- Physical space augmentation? This type of experience must provide useful services to make physical interactions more engaging, informative, and smooth.
- Entertainment? This type of experience should draw customers to the mobile experience and act as a starting point for engagement.
Example: To meet customer demand for faster service and lower waits, Starbucks developed an “order ahead” functionality for their mobile app – a transaction facilitation experience. Now available at 650+ locations around the Pacific Northwest, this feature lets customers order their beverage ahead of time and have their drink ready and waiting when they arrive.
Mobile apps make measuring customer activities easy. But it’s important to focus on only a few key performance indicators when determining if the customer experience is working. And some of those customer experience measures need to be outside the mobile environment – like the number of service interactions required by mobile users before the experience is perfected. Consider:
- Customer adoption and retention measures, such as adoption rates, drop-out rates, and use frequency.
- Customer engagement measures, pitting features against each other in a competition for highest-use.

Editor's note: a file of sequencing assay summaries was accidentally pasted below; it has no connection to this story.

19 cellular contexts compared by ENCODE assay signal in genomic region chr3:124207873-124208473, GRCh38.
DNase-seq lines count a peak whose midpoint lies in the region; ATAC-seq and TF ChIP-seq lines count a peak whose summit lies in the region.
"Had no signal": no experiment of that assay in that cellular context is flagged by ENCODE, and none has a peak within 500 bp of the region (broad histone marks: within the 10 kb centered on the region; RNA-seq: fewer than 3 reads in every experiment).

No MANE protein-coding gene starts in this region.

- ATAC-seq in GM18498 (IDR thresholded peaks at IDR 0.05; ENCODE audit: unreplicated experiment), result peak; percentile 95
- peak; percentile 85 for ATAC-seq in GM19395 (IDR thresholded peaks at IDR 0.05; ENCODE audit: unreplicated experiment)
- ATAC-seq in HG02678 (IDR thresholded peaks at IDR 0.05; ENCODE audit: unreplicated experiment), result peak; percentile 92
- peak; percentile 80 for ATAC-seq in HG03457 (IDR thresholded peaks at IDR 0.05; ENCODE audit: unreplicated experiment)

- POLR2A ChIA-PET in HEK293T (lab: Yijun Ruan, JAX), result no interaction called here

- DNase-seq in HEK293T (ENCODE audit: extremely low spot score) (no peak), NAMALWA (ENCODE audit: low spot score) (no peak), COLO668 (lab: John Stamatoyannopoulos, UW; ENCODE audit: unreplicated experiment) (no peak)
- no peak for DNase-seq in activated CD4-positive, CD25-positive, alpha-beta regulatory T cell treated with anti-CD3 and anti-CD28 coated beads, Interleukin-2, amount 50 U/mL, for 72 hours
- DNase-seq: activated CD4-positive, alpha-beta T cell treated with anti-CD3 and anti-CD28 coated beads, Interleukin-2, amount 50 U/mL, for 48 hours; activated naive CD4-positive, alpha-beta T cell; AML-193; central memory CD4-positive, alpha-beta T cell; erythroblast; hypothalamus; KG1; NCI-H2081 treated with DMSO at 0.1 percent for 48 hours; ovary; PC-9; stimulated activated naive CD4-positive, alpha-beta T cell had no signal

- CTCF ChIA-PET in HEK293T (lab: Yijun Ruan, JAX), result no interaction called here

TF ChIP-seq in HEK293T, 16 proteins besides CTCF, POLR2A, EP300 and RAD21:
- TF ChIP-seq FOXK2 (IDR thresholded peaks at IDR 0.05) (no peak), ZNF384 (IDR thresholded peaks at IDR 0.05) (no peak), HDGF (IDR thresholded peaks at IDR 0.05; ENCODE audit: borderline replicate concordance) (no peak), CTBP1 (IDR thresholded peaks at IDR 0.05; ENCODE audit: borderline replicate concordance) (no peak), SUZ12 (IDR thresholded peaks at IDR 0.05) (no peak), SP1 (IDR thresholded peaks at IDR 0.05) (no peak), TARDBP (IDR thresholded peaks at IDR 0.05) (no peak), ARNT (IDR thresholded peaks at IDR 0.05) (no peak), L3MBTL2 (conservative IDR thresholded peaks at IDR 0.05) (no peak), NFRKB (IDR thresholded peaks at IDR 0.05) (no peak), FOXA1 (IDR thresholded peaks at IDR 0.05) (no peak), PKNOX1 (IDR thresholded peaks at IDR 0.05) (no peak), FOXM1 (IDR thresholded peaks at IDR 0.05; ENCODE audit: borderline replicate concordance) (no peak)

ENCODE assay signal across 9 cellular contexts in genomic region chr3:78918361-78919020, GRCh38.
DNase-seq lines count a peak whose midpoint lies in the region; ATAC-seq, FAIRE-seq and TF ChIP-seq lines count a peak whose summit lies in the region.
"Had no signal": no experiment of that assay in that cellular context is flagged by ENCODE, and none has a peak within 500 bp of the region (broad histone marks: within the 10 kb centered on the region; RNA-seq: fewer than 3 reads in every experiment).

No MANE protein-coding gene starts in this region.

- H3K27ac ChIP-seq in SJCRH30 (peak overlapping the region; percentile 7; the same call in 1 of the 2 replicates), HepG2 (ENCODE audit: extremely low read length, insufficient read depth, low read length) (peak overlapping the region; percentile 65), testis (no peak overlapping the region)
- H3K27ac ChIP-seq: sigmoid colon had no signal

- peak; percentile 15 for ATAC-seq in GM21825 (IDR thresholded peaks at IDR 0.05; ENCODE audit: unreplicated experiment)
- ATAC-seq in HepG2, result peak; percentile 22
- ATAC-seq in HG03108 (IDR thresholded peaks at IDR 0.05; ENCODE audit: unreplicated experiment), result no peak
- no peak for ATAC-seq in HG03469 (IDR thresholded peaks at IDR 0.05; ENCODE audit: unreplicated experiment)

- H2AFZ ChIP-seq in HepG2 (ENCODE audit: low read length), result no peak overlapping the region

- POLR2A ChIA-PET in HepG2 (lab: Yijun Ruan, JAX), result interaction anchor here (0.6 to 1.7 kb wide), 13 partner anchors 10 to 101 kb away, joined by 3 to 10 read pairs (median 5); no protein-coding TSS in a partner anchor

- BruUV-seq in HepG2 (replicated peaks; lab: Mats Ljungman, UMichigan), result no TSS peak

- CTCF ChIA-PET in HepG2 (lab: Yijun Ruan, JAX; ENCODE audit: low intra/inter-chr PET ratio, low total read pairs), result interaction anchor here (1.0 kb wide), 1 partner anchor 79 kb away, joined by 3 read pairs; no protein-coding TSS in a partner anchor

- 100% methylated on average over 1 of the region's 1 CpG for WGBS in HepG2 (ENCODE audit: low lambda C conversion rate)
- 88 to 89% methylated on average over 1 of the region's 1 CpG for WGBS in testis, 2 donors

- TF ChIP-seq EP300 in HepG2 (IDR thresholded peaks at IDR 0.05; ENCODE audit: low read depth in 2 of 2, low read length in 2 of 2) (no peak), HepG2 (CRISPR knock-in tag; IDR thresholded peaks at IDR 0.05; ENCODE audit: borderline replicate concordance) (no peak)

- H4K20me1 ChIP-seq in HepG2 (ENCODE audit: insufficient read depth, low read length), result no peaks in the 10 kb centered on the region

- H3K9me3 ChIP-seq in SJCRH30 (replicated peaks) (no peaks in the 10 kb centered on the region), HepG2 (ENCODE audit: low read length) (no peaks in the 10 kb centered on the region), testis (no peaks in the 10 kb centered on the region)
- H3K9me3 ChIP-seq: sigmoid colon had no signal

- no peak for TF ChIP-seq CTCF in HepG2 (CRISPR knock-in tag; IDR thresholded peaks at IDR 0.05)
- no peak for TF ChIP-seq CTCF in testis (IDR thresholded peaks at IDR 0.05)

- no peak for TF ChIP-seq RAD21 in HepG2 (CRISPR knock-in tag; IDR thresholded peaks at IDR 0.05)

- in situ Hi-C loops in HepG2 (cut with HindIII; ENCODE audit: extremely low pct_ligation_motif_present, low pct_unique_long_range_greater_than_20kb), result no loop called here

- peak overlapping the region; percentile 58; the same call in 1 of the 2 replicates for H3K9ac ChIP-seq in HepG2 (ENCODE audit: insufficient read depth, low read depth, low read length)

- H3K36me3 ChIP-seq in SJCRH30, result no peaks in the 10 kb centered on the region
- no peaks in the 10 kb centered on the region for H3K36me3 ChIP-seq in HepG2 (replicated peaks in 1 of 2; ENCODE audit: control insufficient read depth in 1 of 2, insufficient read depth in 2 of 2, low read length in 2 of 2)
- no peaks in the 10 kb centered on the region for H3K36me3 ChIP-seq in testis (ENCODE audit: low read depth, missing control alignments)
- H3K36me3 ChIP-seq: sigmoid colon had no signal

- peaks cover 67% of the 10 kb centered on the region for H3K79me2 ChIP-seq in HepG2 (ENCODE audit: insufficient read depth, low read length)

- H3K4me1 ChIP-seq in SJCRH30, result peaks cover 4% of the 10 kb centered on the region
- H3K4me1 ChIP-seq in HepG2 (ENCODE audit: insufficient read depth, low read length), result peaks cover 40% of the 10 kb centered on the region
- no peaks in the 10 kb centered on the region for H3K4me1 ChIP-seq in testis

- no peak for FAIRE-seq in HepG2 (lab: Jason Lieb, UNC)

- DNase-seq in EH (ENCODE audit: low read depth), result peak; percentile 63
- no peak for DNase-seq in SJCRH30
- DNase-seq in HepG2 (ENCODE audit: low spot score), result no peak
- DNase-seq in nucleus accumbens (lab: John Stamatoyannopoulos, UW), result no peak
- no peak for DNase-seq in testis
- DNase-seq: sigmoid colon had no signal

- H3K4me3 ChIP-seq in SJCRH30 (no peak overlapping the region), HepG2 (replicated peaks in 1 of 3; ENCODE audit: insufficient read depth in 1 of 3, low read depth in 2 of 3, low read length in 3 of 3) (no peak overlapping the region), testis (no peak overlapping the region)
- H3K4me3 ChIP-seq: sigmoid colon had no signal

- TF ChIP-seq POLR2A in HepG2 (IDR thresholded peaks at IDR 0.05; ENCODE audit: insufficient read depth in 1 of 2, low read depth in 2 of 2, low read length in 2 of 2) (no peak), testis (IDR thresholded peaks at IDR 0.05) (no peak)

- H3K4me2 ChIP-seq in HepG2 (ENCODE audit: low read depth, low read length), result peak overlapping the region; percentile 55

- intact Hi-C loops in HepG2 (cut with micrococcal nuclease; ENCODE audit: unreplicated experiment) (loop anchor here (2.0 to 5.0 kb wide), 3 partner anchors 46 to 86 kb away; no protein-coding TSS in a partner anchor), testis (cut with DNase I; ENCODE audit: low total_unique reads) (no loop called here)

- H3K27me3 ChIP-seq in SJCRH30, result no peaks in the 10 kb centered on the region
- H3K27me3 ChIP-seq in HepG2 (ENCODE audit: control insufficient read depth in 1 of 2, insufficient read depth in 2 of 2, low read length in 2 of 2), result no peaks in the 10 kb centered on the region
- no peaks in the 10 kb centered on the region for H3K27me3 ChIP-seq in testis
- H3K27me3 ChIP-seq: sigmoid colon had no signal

- Customer service measures, counting not only digital service interactions like chat, email, or pushing a call button, but also recording physical service interactions when employees help mobile customers get set-up.
Example: On the back end of the Starbucks app, the company can measure key digital performance indicators for mobile customer experience, such as conversion from feature exploration to feature use. They can measure every customer view, click, and keystroke to better understand what customers are doing when and for how long. But they are not limited to purely digital measures to understand the customer experience flowing from the order ahead feature – the company could consider measuring time to pick-up, rate of readiness when a customer arrives, and number of customer service issues arising from errors.
The case of Aloft Hotel: Skip the front desk, unless you can’t